- June 10, 2021
- Posted by: azimi
- Category: Accident Related Awareness
Learn about FLA claims
When a person sustains a tort (e.g. negligence, a MVA, a slip and fall), the consequences of the injury can extend to their family members. Ontario law provides a remedy for when this occurs.
The source for this claim is the Family Law Act, R.S.O. 1990, c. F.3 (hereafter “FLA”), most of which is concerned with family law issues such as support and equalization of net family properties, but that, in Part V, provides for a claim for damages to dependents of injured persons.
According to s. 61(1) of the FLA, a family member of a person can pursue a claim if the following elements are satisfied:
- the person was injured or killed,
- by an intentional or negligent act committed by another, and
- the act occurred in circumstances where the person is or, if they were killed, then, if they had not been killed, would have been, entitled to recover damages.
The following persons have standing to make an FLA claim:
- a “spouse” – meaning
- two persons who are married to each other,
- two persons who have together entered into a marriage that is void or voidable, in good faith on the part of a person relying on this clause to assert any right,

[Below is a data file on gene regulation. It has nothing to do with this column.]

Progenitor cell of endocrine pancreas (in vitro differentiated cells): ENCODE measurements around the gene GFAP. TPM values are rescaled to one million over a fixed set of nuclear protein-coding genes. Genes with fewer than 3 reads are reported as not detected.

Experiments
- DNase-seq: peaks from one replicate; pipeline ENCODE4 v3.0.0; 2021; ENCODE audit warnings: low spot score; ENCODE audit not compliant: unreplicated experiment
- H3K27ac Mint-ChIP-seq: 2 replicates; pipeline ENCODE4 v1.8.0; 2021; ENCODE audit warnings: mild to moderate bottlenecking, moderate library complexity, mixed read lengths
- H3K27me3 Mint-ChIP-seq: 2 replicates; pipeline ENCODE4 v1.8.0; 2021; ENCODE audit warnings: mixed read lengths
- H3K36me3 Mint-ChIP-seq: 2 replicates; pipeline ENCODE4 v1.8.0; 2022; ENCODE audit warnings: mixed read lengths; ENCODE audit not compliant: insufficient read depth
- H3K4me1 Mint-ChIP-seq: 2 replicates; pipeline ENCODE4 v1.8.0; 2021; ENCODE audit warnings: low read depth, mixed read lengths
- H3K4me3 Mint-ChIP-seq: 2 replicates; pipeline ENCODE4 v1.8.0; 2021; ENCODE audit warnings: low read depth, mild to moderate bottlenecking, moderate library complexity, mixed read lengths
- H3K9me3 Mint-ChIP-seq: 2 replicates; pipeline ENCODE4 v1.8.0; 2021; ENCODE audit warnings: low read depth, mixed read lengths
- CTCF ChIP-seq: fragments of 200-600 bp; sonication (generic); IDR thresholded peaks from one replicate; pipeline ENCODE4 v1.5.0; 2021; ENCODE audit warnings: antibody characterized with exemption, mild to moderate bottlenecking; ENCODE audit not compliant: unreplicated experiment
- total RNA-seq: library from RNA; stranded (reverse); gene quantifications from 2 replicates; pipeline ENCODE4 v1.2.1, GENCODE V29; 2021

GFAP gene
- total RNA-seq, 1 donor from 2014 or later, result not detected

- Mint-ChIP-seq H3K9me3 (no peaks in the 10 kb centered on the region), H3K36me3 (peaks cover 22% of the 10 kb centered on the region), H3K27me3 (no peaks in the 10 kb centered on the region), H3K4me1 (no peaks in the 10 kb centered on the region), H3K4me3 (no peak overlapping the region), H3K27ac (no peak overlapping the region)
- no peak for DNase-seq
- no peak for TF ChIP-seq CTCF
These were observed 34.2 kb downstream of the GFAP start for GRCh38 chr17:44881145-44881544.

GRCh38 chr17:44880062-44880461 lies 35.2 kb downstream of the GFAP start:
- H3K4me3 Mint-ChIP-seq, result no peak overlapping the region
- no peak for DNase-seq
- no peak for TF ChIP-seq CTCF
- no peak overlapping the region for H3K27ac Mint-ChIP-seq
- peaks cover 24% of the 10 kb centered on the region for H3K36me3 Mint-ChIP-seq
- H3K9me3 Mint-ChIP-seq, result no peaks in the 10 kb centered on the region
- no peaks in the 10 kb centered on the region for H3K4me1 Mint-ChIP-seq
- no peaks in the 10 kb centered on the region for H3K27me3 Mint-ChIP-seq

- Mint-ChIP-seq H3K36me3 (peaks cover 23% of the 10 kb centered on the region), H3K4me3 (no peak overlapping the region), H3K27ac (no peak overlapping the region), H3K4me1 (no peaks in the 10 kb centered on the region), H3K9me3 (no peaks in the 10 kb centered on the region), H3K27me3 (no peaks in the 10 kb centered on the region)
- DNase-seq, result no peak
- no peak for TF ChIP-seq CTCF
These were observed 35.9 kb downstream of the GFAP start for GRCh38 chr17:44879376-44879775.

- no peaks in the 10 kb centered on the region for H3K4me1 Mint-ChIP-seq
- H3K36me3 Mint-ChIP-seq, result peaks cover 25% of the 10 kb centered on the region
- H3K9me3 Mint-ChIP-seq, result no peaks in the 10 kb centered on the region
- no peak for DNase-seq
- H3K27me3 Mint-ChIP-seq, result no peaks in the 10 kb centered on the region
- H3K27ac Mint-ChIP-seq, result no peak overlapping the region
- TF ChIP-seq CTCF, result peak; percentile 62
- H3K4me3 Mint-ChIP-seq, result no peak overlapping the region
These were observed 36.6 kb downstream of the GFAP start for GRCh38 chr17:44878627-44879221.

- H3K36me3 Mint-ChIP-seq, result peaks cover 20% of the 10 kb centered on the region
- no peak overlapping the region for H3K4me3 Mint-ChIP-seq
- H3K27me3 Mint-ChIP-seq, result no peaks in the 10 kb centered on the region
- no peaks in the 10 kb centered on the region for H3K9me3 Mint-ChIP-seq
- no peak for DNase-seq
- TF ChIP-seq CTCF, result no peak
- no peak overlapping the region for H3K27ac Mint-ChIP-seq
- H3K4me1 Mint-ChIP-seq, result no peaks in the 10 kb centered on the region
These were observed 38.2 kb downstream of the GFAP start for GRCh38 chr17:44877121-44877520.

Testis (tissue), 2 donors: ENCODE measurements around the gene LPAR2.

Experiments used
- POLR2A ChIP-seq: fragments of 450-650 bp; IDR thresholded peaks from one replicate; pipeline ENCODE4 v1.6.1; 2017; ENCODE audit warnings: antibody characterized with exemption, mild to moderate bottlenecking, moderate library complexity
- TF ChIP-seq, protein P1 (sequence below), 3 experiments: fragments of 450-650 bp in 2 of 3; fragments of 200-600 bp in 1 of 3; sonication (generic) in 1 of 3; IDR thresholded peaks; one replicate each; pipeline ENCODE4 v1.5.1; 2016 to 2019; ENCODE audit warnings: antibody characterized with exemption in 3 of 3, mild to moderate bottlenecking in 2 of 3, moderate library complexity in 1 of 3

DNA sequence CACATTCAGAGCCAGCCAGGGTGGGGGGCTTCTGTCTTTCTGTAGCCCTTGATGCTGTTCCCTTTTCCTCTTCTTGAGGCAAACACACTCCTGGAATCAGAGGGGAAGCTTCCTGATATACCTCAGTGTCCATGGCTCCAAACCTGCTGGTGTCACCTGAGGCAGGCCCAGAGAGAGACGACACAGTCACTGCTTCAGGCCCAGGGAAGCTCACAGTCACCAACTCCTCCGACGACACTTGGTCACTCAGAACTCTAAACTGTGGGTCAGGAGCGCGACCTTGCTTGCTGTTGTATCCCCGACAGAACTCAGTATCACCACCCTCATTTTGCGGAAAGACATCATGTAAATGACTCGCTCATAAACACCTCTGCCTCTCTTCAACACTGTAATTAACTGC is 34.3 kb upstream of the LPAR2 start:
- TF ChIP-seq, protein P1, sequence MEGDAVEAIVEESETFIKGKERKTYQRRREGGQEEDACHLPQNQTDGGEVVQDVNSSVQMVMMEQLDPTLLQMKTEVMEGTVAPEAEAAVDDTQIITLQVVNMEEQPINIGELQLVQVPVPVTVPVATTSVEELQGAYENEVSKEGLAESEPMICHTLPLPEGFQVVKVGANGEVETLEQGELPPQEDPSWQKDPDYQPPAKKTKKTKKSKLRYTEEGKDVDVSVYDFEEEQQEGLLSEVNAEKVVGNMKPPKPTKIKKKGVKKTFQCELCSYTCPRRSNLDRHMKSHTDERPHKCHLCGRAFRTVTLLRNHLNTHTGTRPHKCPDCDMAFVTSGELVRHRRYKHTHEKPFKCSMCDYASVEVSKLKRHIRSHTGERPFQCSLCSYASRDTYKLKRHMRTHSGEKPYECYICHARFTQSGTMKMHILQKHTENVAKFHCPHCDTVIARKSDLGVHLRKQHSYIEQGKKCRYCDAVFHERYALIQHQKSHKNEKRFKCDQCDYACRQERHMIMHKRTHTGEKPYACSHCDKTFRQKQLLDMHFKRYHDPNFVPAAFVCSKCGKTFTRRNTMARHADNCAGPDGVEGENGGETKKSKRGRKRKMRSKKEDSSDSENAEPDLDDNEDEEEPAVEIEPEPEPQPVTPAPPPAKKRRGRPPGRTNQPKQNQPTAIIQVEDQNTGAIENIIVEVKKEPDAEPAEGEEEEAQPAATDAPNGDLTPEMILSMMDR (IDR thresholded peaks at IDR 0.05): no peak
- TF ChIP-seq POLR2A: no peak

- two persons who are not married to each other but cohabited continuously for a period of not less than three years, or
- two persons who are not married to each other but have cohabited in a relationship of some permanence if they are the natural or adoptive parents of a child
- a “child” – includes a person whom a parent has demonstrated a settled intention to treat as a child of his or her family, except a foster child (s. 1(1) “child”).
- a “grandchild”
- a “parent” – includes a person who has demonstrated a settled intention to treat a child as a child of his/her family, except a foster child (s. 1(1) “parent”).
- a “grandparent”
- a “brother” or “sister”
Generally, the familial relationship must exist at the time of, not after, the tort. There are exceptions; for instance, in Espinosa v. Garisto,  O.J. No. 418 (QL) (H. Ct. J.) a child’s FLA claim was successful even though she was conceived, but not yet born, at the time that the tort had been committed.
According to s. 61(2) of the FLA, the following is a non-exhaustive list of heads of damage that can be requested:
- actual expenses reasonably incurred for the benefit of the person injured or killed,
- actual funeral expenses reasonably incurred,
- a reasonable allowance for travel expenses actually incurred in visiting the person during his/her treatment or recovery,
- where, as a result of the injury, the claimant provided nursing, housekeeping or other services for the person, a reasonable allowance for loss of income or the value of the services, and
- an amount to compensate for the loss of guidance, care and companionship that the claimant might reasonably have expected to receive from the person if the injury or death had not occurred
These heads of damage are further categorized into groups: nonpecuniary damages (i.e. damages for loss of guidance, care and companionship) and pecuniary damages (i.e. the other bullet points).
An FLA claim is subject to two qualifications: